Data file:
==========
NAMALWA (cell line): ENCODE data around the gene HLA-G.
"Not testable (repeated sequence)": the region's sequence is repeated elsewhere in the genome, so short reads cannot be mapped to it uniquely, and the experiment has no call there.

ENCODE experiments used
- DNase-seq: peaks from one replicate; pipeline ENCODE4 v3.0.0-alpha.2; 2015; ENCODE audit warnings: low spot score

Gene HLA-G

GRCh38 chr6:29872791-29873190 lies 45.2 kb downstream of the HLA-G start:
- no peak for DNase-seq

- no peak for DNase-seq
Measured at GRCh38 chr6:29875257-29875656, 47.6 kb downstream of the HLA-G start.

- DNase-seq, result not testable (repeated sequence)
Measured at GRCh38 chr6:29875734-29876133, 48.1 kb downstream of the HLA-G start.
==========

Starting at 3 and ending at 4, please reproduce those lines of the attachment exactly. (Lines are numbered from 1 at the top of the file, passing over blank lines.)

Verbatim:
ENCODE experiments used
- DNase-seq: peaks from one replicate; pipeline ENCODE4 v3.0.0-alpha.2; 2015; ENCODE audit warnings: low spot score